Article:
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I'm looking at code from a Google course on how to use Tensorflow. When explaining how to specify the function for generating predictions from an already trained model, the function they define takes a data frame and a number of epochs:

def make_prediction_input_fn(df, num_epochs):
     return tf.estimator.inputs.pandas_input_fn(
     x = df,
     y = None,
     batch_size = 128,
     num_epochs = num_epochs,
     shuffle = True,
     queue_capacity = 1000,
     num_threads = 1
     )

This doesn't make sense to me: isn't the number of epochs something specific to the training phase of a neural network?

When you are predicting data, you just run the data set once through a network that has been already trained. Why would you need to specify a number of epochs?

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  • $\begingroup$ @Sycorax this code is provided by Google themselves as part of a formal training course (Which my employer is paying good money for). I assume that's it was properly QA'd. $\endgroup$ – Skander H. Jun 7 '18 at 2:50
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    $\begingroup$ There is a German saying that can be translated as "Even smart people only cook with water." Plus, extremely competent people in domain A (e.g., software engineering) may have learnt all they know about domain B (e.g., statistics or ML) from Wikipedia or a MOOC and still believe they are qualified to teach domain B. So I'd say that @Sycorax' explanation has the highest a priori probability of being correct. $\endgroup$ – Stephan Kolassa Jun 7 '18 at 9:24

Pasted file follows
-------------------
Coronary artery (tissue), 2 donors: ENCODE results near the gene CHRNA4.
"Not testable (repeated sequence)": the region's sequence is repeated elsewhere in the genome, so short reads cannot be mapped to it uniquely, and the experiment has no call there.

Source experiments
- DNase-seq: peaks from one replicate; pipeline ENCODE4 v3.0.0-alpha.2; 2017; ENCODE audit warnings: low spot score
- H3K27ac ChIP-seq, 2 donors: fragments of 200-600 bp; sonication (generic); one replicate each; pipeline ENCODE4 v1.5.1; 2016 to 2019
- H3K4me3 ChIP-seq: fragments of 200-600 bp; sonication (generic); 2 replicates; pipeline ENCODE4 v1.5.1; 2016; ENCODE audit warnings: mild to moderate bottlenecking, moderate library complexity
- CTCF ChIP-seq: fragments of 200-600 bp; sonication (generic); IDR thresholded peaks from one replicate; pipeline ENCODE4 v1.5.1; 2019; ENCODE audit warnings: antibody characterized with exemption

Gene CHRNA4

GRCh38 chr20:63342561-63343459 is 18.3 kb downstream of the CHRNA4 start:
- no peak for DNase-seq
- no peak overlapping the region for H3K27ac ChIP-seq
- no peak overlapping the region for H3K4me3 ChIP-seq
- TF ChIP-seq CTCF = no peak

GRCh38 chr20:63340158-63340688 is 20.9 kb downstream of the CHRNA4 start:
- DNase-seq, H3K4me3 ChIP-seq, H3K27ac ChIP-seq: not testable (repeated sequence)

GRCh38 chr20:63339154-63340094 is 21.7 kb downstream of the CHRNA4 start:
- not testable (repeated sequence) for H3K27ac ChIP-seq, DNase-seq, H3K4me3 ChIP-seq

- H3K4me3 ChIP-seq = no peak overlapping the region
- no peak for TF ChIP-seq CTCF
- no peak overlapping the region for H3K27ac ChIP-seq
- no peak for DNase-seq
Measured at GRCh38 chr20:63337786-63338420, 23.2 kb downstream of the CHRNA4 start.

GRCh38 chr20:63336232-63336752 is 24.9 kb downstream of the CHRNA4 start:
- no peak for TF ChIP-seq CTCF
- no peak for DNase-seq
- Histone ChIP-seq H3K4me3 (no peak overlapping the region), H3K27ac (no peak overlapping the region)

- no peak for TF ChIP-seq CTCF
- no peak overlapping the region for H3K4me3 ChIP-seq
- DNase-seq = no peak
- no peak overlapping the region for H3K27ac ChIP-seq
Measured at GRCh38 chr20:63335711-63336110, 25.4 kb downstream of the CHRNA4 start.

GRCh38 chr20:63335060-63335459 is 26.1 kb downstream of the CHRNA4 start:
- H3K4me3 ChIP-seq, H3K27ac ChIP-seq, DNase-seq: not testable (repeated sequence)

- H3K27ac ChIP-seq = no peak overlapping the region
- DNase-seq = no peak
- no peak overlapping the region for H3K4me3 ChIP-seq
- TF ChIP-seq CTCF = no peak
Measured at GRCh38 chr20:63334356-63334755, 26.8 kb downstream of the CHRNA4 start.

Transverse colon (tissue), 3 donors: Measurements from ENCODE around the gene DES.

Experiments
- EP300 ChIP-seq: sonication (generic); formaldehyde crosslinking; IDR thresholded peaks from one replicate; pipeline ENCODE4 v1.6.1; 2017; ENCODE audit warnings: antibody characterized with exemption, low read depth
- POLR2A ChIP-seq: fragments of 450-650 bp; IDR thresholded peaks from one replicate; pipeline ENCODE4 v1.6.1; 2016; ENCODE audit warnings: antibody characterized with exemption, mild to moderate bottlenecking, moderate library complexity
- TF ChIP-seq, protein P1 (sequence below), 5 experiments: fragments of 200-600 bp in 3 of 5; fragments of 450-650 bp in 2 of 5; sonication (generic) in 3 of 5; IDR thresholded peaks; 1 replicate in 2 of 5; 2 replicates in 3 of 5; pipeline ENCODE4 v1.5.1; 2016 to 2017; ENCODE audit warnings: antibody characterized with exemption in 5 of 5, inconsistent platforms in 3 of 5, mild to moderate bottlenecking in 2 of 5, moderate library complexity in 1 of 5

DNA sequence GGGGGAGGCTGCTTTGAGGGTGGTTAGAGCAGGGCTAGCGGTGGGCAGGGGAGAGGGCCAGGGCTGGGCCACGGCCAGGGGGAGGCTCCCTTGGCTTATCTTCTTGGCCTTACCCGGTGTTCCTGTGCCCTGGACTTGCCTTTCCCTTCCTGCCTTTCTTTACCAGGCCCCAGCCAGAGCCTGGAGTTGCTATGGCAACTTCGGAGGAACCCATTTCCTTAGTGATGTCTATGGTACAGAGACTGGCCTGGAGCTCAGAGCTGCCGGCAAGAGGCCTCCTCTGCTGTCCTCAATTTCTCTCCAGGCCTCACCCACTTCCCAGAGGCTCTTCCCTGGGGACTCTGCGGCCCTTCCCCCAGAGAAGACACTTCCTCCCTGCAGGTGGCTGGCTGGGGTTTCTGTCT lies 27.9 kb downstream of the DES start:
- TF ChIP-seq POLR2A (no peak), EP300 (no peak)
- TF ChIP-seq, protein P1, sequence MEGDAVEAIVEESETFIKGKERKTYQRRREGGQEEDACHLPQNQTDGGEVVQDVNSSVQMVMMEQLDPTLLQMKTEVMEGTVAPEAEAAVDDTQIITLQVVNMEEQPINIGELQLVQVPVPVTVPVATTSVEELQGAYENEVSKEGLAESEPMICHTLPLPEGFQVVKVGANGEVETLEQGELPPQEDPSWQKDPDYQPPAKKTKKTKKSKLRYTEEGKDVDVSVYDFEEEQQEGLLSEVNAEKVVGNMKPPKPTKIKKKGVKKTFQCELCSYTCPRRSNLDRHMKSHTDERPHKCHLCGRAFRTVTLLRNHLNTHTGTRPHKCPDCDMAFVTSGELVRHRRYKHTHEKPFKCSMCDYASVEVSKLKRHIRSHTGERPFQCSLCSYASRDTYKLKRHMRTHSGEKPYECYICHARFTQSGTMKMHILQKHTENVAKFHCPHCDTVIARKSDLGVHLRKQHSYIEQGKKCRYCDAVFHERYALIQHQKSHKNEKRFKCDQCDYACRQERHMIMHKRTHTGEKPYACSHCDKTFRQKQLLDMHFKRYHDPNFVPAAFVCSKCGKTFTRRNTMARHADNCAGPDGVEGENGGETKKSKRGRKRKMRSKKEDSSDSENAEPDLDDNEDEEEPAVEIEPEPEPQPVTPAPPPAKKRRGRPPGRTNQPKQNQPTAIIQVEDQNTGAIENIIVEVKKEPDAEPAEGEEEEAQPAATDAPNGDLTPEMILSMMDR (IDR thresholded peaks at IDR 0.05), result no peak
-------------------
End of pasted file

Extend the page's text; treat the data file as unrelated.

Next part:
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    $\begingroup$ @Sycorax I don't see where a trained model is in this piece of code. My first guess is that this code actually does the training too. $\endgroup$ – amoeba Jun 11 '18 at 15:20
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[I]sn't the number of epochs something specific to the training phase of a neural network?

You're correct -- the number of epochs is just the jargon describing how many total passes the model has made over the entire training data set. Purely in terms of mathematical terminology, an "epoch" is not really a relevant concept for the purposes of prediction, since at the time that you are obtaining predictions for some data, the model parameters are not changing. Purely in the abstract, you could, if you so desired, supply one sample at a time to the network to obtain a prediction, or all of them at once, or anything in between. Any of these configurations would yield the same results, since all parts of the model are fixed (i.e. it is not training).

Why would you need to specify a number of epochs?

I don't know. I've read the documentation for tf.estimator.inputs.pandas_input_fn. It's clear that this is just a convenience function used to make a function to supply data in a pandas format to TensorFlow; this is a function that makes functions. On the other hand